02 Feb The True Nature of Reality: Waves of Light – 15

The sense of sight is a miraculous wonder. Take a look around you and take in everything you see. What your brain is using to process all the images and many colors is something called electromagnetic radiation, something we more commonly refer to as light. Light is made up of waves and the various size of the wavelengths give light different properties like color. Wavelengths vary greatly from many kilometers wide right down to the atomic level. Theoretically an electromagnetic wave can be as large at the universe itself and as small as subatomic particles. That’s an extremely large scale with the everything that exists on one side and the breaking apart of a single atom on the other. It is incomprehensible.

The human eye is capable of perceiving part of that scale, but how much? We are not talking about how big or small of something we are capable of seeing, but of the size of the wavelengths that our eyes are able to capture. How much of the electromagnetic radiation spectrum can humans see? We are able to perceive the wavelengths that range from 390 to 700 nanometers. How big is a nanometer? If you took a one meter (about 39 inches) and cut it into one billion equal parts, our eyes are only capable of registering a variance in wavelengths the size of 310 of those pieces. That’s 310 pieces of the one billion pieces of 39 inches. This is an extremely small variance in wavelength size. To put those 310 nanometers in perspective, the typical germ is about 1000 nanometers long.

Electromagnetic-Spectrum-BLACKSo, what about the other 999,999,690 pieces of that one meter? And what about all the other meters of wavelengths that extend out to the size of the entire universe and all the way down to the atomic level? Well, we cannot see any of those. Think back to our journaling exercise on The Falling Tree and Unobserved Reality. We spent a few journaling sessions grasping the concept that just because something is happening outside of our awareness, it is still real, even though we are unable to perceive it as such. In the case of the unfathomable amount of electromagnetic wavelengths we are unable to see, they are out there and functioning in a very real way, even though we aren’t able to perceive them. I find it amazing that as big as the world is to our eyes, it is equivalent to virtual nothingness when compared to the waves we cannot see moving around us. We aren’t just failing to see some of reality, we are hardly able to see any of it at all.

Take a moment to contemplate one type of wave that we cannot perceive with just our senses, radio waves. There are several types of radio waves most people are aware of like FM (frequency modulation) and AM (amplitude modulation), the waves most radio stations use to transmit their music and talk shows. There are also the short wave radio stations that can be received from all around the world. There are other radio waves from military bases, police and fire stations. And, of course, how could we fail to mention the radio signals used by cellular phones and wifi. All of these waves, and many more, are moving about us at this very moment. What would the world look like if we could see all these waves going back and forth? Can you imagine what radio waves would look like passing through and by us? Just like the tree that falls in the empty forest, this part of reality is just as real as the things we can see, and we must always remember our senses have severe restrictions. Just because we cannot sense something does not mean it does not exist. Stated another way, everything we perceive is just a fraction of what is actually out there.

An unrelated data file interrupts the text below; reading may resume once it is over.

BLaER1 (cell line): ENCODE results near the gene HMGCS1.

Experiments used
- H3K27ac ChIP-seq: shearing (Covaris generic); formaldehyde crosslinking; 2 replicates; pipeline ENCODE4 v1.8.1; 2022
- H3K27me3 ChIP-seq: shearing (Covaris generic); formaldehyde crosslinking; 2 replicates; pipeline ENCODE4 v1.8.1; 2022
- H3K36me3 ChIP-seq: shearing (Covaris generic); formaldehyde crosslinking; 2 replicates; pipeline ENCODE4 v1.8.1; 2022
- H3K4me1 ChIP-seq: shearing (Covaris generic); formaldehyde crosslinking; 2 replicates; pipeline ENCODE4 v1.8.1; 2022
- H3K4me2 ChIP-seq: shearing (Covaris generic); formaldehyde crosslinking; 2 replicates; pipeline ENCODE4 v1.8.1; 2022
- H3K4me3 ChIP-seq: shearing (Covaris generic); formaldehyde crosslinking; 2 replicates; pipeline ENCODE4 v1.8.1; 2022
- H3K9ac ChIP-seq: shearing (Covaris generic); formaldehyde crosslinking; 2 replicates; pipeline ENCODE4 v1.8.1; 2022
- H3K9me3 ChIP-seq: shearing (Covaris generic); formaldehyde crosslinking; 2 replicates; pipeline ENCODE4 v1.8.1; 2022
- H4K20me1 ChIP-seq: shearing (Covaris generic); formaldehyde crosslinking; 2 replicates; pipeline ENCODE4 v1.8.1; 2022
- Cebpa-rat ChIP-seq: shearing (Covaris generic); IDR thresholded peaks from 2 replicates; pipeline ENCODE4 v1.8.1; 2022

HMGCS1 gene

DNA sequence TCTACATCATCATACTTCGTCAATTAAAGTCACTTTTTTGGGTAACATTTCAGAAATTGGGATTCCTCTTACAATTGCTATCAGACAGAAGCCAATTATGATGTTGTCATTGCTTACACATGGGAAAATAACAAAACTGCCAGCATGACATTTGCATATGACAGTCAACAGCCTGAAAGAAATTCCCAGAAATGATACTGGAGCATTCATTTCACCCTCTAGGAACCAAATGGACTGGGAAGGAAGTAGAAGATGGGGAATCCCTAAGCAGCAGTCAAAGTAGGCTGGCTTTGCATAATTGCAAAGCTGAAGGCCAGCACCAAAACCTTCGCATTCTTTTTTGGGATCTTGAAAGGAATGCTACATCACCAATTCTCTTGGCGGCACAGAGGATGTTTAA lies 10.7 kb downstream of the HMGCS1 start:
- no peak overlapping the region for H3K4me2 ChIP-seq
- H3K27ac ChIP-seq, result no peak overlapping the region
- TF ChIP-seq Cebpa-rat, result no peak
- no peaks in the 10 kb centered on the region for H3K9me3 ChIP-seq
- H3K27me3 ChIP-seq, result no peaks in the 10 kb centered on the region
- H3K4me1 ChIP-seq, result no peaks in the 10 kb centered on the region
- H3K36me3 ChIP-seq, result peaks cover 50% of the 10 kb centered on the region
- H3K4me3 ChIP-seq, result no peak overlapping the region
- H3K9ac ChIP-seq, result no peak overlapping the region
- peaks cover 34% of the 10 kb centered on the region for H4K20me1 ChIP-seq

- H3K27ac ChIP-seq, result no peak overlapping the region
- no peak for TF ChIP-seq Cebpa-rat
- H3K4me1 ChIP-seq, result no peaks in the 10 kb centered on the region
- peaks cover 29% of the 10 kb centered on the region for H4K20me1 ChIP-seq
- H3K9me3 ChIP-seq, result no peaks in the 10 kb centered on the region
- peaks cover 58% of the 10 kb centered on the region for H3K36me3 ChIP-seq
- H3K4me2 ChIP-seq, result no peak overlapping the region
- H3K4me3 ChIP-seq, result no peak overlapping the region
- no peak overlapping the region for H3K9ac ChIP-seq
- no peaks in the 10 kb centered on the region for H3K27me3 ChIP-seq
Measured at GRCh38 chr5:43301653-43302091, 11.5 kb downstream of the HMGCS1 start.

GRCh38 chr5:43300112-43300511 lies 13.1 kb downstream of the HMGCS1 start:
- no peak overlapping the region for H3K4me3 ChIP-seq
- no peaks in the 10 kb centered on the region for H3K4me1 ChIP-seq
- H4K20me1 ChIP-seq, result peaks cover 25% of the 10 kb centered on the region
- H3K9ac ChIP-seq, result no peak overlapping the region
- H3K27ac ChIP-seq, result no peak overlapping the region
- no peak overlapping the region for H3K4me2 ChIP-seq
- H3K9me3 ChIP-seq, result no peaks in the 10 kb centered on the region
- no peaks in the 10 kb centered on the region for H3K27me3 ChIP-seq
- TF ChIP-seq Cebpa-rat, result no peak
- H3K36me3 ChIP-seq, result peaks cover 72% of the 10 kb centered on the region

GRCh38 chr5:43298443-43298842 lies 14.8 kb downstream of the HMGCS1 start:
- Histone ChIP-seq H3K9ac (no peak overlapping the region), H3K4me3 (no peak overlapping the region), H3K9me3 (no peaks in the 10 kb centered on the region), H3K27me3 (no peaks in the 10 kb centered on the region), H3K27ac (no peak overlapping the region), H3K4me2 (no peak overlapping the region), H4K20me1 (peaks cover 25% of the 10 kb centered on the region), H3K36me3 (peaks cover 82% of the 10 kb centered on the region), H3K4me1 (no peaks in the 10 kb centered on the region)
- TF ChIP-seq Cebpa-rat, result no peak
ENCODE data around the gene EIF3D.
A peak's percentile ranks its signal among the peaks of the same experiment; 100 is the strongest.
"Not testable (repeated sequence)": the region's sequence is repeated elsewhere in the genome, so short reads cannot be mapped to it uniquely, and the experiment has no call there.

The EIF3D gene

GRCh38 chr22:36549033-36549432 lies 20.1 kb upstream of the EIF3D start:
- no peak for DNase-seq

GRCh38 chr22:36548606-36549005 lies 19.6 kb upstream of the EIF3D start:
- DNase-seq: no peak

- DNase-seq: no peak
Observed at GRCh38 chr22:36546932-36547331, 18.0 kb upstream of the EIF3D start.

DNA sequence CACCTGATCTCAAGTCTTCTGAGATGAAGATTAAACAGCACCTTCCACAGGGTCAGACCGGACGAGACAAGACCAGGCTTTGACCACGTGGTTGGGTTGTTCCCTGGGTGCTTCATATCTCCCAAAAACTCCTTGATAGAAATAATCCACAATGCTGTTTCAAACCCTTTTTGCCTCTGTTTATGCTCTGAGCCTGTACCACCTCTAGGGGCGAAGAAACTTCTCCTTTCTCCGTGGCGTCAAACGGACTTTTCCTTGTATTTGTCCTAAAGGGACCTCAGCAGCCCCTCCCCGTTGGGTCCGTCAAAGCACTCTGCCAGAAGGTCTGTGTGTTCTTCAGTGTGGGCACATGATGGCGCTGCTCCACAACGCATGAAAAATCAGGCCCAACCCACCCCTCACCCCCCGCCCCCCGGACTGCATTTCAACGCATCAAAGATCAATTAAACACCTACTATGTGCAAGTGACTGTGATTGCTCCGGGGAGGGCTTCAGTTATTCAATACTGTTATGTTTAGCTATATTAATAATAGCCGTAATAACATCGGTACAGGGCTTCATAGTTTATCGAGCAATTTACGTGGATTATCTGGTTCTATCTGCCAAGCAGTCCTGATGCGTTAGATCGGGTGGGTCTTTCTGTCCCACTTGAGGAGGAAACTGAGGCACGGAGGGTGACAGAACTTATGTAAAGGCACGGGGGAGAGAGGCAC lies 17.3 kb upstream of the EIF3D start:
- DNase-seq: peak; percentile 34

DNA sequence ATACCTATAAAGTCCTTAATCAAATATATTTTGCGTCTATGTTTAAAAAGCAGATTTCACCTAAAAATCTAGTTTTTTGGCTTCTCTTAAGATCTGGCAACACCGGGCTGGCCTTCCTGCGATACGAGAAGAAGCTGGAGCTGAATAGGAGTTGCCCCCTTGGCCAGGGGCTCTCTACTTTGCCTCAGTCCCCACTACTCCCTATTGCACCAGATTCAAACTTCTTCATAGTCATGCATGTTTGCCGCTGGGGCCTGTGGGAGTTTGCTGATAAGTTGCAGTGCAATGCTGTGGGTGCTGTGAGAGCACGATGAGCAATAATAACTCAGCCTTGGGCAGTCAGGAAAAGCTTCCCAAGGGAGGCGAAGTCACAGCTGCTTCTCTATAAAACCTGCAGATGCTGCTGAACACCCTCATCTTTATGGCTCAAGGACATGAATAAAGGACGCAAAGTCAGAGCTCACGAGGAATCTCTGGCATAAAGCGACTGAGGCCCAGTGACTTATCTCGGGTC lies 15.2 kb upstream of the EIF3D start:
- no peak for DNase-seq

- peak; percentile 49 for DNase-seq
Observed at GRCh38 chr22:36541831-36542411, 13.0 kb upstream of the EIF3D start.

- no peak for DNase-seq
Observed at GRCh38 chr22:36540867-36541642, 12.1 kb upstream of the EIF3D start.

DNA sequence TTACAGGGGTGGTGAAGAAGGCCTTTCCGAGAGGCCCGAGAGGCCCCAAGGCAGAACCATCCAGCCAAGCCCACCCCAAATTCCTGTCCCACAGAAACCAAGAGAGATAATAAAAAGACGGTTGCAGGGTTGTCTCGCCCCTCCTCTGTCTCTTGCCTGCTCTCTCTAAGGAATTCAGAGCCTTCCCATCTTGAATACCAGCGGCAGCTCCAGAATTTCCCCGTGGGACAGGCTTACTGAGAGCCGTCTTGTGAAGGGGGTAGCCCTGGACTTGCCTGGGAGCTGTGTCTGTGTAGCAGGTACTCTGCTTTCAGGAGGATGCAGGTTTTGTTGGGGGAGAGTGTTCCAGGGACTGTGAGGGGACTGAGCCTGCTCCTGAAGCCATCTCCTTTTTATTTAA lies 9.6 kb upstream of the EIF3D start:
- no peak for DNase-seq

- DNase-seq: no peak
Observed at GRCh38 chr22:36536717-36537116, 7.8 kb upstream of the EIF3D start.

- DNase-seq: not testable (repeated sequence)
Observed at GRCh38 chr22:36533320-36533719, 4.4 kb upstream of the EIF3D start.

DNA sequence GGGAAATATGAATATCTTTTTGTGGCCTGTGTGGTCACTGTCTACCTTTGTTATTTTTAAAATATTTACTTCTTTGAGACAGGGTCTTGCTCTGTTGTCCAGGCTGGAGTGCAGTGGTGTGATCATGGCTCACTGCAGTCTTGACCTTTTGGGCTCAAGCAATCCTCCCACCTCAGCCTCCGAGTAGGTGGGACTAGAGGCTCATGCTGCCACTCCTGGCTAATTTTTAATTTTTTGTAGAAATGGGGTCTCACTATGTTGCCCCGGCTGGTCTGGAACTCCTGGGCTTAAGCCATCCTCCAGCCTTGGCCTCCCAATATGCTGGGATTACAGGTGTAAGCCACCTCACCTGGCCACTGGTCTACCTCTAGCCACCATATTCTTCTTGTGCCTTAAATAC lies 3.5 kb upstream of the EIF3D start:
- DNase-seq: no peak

Some living creatures are cable  seeing wavelengths of light that humans cannot. For example, the bee is able to see ultraviolet light which helps them locate flowers (food) more easily. Google Ultraviolet Photography Nature and take a look at the world through the eyes of a bee.

Ultraviolet light is not just another way of seeing what we see, it is seeing something we cannot see. What scene in your daily life would look most impressive if you could see ultraviolet light? Describe what it might look like.

If we could see ultraviolet light, how might the way we design the world we live in be different? How would architecture, design, signs, clothes, pens or anything you might work with be different?

The part of reality that humans have created has all been designed around what we can perceive. Think about what this means for human endeavor in relation to Ultimate Reality.

What would the world look like if we could see radio waves? How about the cell phone waves coming to and from each person’s cellular phone, traveling back and forth to cell phone towers? Write about what you might see.

Draw a scene in your journal (or cut out a picture and tape or paste in inside your journal). Draw in the radio waves, ultraviolet rays, sonar, gamma rays, cell signals, etc. Be imaginative. Write about how much you are failing to see right now. What are the benefits of not seeing more? What are the disadvantages of not seeing more?

How has technology served to augment what we can perceive?


Michael Ken